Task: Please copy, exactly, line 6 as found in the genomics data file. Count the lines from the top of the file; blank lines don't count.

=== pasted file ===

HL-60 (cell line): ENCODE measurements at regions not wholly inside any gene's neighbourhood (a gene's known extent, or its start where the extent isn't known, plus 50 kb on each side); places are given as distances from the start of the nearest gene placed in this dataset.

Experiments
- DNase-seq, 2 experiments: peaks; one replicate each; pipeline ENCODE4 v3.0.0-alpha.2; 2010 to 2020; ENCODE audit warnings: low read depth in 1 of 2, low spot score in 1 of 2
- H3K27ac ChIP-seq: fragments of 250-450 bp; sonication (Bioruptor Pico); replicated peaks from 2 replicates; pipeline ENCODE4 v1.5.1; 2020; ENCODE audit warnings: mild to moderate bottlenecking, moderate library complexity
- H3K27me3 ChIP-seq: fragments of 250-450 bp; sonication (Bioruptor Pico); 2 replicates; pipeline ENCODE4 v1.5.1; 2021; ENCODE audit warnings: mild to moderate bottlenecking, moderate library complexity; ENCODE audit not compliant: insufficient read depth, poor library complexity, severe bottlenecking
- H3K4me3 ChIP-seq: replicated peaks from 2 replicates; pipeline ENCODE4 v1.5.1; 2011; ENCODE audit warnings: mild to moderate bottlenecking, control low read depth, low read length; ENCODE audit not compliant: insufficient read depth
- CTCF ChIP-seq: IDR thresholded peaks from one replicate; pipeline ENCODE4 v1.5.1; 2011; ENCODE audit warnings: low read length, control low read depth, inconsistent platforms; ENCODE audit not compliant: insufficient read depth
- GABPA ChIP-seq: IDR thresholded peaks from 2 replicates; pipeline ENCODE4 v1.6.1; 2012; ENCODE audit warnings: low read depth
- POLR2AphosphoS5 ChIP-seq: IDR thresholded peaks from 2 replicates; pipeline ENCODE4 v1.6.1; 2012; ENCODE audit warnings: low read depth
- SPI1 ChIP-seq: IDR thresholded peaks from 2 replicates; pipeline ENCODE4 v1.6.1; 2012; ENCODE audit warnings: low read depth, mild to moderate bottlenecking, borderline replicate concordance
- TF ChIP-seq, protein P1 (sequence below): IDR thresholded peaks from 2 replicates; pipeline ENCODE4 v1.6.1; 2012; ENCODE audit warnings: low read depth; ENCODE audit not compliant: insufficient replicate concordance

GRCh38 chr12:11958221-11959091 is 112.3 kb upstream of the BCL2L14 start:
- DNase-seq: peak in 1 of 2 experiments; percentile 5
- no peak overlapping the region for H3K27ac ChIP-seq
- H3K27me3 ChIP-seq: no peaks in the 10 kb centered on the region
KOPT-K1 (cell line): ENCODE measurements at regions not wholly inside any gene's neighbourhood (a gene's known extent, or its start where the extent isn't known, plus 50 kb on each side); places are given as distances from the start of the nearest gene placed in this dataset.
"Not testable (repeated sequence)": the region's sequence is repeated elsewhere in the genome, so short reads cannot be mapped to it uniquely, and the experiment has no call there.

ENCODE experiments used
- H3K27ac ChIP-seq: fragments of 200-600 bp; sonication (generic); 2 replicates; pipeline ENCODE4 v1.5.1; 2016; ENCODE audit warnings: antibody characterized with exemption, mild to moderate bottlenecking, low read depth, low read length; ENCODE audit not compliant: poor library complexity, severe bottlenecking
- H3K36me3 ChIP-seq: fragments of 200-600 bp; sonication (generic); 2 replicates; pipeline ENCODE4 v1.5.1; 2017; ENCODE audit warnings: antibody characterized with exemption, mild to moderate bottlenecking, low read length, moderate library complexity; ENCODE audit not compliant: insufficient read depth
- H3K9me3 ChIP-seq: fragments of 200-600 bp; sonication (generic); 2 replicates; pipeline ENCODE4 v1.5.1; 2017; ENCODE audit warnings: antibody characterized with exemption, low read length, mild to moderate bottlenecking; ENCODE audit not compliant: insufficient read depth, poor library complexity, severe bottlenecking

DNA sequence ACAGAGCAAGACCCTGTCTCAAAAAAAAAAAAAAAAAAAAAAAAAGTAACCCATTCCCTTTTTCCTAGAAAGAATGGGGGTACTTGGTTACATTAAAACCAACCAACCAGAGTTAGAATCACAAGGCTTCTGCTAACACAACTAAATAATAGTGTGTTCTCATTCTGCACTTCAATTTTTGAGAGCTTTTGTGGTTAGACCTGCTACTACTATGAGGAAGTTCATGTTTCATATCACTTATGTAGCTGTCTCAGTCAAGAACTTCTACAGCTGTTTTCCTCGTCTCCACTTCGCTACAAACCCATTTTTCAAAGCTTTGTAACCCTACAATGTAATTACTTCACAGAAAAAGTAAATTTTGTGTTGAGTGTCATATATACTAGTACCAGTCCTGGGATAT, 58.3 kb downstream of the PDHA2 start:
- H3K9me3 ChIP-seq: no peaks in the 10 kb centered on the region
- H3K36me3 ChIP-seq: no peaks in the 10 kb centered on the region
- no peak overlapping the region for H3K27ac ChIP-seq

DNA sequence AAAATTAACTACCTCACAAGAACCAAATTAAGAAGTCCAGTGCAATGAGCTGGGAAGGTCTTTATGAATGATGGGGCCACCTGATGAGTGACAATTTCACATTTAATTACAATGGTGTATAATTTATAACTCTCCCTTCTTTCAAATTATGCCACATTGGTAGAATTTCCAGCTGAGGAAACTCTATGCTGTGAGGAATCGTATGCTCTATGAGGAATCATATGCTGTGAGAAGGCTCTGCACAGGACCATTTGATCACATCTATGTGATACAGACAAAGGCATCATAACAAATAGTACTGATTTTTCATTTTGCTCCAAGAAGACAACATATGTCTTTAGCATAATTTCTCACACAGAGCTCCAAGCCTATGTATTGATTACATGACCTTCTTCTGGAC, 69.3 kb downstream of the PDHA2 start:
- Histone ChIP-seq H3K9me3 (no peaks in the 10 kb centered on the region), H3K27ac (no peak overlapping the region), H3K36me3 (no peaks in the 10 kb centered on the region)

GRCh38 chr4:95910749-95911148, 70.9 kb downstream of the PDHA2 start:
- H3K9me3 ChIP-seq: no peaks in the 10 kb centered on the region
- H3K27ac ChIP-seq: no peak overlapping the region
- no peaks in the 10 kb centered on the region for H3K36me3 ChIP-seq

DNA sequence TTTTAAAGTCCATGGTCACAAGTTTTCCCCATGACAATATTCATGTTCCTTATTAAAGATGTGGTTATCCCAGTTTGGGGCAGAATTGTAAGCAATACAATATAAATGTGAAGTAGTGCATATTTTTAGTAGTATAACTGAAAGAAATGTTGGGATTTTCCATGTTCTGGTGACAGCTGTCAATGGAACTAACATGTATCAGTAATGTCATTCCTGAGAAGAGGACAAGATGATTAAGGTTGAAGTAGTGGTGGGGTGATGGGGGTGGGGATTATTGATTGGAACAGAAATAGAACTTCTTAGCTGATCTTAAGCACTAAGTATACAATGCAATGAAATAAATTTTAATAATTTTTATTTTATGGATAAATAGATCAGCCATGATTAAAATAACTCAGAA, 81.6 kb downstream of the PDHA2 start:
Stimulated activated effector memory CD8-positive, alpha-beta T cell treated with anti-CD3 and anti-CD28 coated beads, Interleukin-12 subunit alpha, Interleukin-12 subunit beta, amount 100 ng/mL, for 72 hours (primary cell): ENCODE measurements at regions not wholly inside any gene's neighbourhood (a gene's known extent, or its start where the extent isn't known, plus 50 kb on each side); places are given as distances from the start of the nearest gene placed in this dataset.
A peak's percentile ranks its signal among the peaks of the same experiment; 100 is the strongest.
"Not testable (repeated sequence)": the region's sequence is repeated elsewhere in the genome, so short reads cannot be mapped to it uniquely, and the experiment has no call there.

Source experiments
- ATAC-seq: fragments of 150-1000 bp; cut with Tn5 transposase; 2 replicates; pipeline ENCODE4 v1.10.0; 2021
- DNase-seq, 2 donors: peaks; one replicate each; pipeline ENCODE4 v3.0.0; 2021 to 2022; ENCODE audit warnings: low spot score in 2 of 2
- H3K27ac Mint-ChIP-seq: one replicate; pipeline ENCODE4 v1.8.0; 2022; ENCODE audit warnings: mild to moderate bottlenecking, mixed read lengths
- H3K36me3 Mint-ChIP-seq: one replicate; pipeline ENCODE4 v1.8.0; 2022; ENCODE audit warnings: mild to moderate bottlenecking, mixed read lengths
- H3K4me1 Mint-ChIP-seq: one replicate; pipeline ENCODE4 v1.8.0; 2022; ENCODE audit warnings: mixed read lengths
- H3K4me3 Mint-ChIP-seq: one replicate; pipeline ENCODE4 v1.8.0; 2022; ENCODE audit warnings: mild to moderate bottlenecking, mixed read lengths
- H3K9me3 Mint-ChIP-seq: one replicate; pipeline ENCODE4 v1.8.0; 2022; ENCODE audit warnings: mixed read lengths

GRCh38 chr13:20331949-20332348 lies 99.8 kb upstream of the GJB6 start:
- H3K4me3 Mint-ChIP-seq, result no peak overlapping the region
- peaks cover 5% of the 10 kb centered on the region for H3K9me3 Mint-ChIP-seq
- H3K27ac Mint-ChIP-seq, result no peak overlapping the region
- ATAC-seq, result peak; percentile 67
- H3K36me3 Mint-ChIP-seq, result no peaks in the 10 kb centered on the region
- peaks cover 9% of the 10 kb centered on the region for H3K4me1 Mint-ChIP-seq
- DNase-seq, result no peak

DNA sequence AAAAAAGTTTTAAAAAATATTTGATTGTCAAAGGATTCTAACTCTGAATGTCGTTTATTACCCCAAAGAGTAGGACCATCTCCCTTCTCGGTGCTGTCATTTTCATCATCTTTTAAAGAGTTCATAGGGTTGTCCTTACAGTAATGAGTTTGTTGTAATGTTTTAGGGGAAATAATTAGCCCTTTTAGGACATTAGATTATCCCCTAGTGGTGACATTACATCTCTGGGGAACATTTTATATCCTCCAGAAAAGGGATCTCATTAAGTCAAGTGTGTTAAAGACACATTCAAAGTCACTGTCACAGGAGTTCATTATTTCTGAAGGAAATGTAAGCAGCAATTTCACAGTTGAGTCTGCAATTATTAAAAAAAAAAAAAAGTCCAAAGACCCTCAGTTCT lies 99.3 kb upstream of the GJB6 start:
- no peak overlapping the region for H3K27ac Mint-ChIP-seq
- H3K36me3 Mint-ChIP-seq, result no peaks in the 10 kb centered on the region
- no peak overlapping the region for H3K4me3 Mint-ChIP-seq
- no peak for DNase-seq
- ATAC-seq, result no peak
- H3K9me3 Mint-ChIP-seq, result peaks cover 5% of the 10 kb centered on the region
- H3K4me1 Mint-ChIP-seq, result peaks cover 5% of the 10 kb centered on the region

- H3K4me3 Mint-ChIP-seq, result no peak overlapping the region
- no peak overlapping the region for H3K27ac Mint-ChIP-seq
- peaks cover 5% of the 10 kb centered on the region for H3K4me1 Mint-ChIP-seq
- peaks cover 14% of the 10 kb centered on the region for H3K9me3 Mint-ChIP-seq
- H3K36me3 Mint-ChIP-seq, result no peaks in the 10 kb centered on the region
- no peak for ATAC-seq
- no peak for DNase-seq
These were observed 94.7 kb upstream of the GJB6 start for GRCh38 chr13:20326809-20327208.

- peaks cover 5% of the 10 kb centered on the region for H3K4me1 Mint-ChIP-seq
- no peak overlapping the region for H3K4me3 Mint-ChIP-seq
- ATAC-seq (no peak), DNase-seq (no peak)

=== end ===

- H3K4me3 ChIP-seq: replicated peaks from 2 replicates; pipeline ENCODE4 v1.5.1; 2011; ENCODE audit warnings: mild to moderate bottlenecking, control low read depth, low read length; ENCODE audit not compliant: insufficient read depth